Production: 1982

OS: Sinclair Basic
Clock 3.5Mhz
16 / 48Kb ram
15 colors (8 + bright)
32 Columns
Audio: 1 voice

ZX Spectrum

Sinclair after the ZX80 and ZX81 models also sold in kit form, launched the ZX Spectrum keeping much of the system adopted on the previous models. 
This computer was sold already assembled and no longer in kit form, with an improved keyboard compared to the predecessors, but still a membrane keyboard and had a buzer to generate sounds always using the Z80 processor.

The name Spectrum was chosen to differentiate it from previous products that were only in black and white, this computer had to have a "spectrum" of colors and hence its name.
Below is the classic screen with the "k" prompt for entering commands.

A prerogative of the Sinclair keyboard was to have the Basic commands already mapped on the keys, obviously the first models had a horrible keyboard to program and to limit the numerous pressures they thought of already entering the commands by pressing only one key.
The Spectrum has a more functional keyboard with rubber keys but uses the same system as the previous models, what makes it difficult to use is having to go and find the command you need and often having to use more than one function key !! . OK, if you get carried away then it's not a big tragedy ..

The line followed by Sinclair was to keep the cost of the products low and on this model it worked perfectly ..
We have a computer with a minimal and pleasant line but above all very small, a hardware not very powerful but exploited all, just like the thought of Clive Sinclair. The colors were 8, a little 'think a little, but thanks to the possibility of being able to manage 1 level of brightness (except on black) you get to 15 shades of color.
The Spectrum did not have the possibility to manage the Sprites and therefore the games are more complicated to program and above all color artifacts occur when the character passes over an area of the background with another color. The sound is limited to the generation of a square wave and performed by a buzer, but you have noticed that there are no joystick ports !!.

Clive's thought was to put on the market a machine used for teaching, study and work ... in short, not for playing! being able to have a computer that was cheap to play also contributed a lot to its sale.

The cost was low, lower than the Commodore 64 and many chose this system for this too, which worried Commodore a lot, seeing the market that had cornered and ran for cover trying to create a line that had to be low cost to wipe out. Sinclair, the 264 series, which for various reasons did not go as expected and turned out to be a great flop.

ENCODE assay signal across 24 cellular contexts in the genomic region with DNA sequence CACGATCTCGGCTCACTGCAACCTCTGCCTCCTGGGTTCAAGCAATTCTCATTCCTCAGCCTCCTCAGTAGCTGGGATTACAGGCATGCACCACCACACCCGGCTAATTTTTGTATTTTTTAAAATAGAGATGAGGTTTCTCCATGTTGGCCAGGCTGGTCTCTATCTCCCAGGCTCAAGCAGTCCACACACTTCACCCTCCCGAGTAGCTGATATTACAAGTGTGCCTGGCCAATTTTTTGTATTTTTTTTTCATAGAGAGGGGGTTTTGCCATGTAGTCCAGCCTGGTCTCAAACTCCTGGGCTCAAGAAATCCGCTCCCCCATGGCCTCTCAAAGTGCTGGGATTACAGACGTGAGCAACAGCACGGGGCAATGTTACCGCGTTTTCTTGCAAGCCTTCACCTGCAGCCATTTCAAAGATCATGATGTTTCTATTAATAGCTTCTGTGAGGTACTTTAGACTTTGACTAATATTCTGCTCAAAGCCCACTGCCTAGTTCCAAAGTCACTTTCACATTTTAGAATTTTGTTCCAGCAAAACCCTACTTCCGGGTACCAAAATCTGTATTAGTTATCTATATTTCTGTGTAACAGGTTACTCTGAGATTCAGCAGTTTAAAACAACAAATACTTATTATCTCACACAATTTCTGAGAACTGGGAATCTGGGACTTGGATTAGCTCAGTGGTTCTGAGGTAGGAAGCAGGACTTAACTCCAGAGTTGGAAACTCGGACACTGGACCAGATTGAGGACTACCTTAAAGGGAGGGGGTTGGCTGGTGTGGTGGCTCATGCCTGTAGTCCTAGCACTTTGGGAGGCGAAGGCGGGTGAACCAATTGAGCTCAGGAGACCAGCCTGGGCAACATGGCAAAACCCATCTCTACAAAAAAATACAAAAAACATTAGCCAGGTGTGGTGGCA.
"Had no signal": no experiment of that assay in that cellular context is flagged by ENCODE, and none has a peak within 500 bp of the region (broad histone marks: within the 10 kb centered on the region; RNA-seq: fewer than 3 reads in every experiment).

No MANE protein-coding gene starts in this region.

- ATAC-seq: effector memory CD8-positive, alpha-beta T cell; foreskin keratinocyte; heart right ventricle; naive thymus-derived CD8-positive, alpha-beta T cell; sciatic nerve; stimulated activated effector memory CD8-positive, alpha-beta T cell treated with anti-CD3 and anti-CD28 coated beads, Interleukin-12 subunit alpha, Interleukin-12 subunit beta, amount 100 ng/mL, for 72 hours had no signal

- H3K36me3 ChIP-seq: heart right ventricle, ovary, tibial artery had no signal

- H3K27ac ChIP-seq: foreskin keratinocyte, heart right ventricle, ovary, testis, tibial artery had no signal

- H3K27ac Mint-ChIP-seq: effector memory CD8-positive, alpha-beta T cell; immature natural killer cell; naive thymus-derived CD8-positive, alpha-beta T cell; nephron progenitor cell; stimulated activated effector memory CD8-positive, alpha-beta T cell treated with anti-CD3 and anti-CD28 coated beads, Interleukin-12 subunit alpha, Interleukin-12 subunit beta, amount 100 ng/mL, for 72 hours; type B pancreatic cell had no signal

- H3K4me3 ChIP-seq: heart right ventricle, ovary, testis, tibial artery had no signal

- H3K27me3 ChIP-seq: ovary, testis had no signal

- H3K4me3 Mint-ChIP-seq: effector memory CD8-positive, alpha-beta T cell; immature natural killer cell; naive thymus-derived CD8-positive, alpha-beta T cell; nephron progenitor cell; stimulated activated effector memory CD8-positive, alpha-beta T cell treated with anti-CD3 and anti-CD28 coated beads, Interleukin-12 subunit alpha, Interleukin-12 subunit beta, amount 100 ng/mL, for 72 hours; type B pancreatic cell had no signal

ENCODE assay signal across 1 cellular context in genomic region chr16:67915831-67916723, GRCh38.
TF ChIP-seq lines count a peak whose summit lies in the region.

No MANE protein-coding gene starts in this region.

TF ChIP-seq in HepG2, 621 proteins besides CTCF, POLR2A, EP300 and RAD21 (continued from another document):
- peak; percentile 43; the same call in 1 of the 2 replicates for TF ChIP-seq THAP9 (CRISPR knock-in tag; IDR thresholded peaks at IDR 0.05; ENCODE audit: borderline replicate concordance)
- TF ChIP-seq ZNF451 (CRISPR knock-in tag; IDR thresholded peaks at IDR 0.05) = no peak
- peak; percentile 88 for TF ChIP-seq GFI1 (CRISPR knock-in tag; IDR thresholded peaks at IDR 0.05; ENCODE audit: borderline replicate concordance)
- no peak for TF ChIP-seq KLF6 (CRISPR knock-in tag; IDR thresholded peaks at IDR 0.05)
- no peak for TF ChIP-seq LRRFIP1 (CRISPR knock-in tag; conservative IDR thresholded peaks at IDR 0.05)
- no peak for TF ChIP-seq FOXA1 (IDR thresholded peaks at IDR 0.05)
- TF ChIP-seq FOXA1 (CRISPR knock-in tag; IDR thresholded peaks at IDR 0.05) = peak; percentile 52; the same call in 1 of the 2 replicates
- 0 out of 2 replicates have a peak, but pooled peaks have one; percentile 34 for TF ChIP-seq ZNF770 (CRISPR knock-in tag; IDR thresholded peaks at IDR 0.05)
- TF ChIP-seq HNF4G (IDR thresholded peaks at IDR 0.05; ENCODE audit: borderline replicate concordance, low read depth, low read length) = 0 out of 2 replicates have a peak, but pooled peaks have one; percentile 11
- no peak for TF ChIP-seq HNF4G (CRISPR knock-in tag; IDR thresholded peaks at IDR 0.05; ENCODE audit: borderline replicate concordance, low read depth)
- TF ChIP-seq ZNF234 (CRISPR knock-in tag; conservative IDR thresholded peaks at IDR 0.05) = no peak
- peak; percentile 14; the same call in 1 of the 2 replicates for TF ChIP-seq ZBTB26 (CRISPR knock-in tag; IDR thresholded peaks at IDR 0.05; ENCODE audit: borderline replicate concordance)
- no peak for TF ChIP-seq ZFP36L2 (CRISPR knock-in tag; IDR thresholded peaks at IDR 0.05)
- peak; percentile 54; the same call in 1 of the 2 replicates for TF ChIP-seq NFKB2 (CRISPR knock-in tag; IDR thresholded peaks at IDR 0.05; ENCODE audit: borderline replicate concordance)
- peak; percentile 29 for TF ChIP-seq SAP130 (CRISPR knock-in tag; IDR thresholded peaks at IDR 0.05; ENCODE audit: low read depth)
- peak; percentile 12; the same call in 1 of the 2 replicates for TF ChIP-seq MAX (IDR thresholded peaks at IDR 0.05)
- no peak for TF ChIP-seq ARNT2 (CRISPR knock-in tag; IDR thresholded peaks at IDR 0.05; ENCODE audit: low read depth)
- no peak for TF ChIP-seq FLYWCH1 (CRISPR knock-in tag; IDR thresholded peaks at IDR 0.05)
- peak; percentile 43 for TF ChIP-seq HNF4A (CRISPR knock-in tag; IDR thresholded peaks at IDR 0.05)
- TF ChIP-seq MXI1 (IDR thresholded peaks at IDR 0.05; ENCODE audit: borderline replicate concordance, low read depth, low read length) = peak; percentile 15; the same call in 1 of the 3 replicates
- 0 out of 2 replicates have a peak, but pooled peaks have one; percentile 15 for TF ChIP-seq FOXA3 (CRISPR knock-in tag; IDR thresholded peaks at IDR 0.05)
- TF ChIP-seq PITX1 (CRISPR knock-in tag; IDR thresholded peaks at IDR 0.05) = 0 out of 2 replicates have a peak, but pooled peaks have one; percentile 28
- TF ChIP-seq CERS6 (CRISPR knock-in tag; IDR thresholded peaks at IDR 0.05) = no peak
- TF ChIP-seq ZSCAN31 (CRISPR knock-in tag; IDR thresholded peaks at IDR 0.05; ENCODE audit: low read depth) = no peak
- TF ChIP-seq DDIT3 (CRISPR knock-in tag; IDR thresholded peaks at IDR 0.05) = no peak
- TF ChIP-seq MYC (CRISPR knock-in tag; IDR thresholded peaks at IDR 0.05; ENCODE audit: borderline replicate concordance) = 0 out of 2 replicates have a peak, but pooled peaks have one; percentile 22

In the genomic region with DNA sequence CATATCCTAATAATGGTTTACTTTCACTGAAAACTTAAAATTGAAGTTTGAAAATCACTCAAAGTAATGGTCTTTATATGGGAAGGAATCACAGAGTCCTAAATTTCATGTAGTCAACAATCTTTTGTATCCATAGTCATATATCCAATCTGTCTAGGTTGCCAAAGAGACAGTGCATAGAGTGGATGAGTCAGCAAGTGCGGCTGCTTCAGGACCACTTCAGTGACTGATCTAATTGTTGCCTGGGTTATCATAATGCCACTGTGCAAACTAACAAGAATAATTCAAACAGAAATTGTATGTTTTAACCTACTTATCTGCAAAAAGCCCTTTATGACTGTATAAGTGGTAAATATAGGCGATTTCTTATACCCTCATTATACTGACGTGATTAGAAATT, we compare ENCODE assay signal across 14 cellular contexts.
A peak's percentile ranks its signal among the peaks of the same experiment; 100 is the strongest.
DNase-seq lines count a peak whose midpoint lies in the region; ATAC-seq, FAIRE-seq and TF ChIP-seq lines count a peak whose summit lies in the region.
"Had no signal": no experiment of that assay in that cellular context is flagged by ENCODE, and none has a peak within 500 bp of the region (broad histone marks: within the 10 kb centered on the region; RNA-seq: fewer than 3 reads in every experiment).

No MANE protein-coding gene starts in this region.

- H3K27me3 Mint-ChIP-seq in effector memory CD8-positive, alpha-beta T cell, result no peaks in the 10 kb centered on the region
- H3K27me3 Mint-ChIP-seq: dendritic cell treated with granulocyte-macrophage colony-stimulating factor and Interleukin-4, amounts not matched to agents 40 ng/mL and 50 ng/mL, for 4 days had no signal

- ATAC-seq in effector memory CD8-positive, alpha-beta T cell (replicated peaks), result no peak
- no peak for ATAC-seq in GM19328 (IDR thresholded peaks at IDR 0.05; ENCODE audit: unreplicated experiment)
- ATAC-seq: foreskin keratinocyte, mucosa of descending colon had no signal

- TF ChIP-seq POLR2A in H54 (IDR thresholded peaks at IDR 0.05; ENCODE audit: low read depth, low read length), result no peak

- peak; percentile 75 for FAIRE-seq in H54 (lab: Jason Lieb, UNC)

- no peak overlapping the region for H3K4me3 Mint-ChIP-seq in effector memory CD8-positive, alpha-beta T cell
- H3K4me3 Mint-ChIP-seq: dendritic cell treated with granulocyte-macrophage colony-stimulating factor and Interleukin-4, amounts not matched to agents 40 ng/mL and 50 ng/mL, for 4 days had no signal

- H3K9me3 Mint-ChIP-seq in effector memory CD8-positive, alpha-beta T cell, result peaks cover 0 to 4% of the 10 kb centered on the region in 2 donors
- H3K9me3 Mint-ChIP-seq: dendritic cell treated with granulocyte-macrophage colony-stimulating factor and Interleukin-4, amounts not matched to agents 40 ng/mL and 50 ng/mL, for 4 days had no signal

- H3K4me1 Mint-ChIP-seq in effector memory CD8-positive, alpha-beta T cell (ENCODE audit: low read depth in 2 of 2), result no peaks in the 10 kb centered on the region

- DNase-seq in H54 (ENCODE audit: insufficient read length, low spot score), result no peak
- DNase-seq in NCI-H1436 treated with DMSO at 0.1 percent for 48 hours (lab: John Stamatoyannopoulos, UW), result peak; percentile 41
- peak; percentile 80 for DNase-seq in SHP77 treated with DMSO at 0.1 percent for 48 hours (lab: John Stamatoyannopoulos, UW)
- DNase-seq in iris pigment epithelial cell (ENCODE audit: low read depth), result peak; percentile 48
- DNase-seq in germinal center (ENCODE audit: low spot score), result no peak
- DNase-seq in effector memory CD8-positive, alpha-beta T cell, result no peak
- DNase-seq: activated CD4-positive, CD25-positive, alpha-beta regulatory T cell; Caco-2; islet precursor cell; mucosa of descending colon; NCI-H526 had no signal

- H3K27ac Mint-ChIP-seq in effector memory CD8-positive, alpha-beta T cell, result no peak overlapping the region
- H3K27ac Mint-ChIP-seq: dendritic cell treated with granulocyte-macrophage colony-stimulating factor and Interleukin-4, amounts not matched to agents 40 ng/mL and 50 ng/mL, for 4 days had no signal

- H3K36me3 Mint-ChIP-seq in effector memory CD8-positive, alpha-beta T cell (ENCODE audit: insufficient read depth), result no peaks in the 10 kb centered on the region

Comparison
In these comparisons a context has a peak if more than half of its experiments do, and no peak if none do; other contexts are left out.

If you notice the only video output it is equipped with is RF, no composite audio / video connectors, followed by the connectors for the recorder, the expansion port and power supply. Don't worry, if nowadays you want to use the Spectrum with the analog signal just make a small modification and that's it. 

In the end it was not Commodore that closed its doors to Sinclair, unfortunately the too many resources invested in various projects put the company in crisis which was later acquired by Amstrad which continued to produce some models using the same name.

In my opinion this is the most successful computer from Sinclair, it is small, has a very simple and beautiful line, it is economical and functional.
Later they presented other variants such as the plus version with plastic keys and no longer rubber and later the 128K which was the last product of the Sinclair house before the acquisition by Amstrad.
We cannot also speak of the Sinclair QL which was designed for professional and non-playful use, but which made several mistakes to get it out in a hurry, before the Apple Macintosh. Among the most serious problems of the QL was the hardware that was not developed enough to make it stable, many pieces needed an external ROM. Even the software was not free from bugs and above all the unfortunate choice of Microdrives, so loved by Sinclair. other Microdrives.
The computer was made with the only ability to manage 8 colors to discourage any game development, to keep it in the market it was intended for. The end was inevitable, in 1985-86 an 8-bit computer with the release of other much more powerful machines (Atari ST, Amiga, Macintosh) was struggling to survive, the market for which it was designed was nothing but an illusion and the IBM Computer soon established itself as a work and home machine, setting a definitive standard.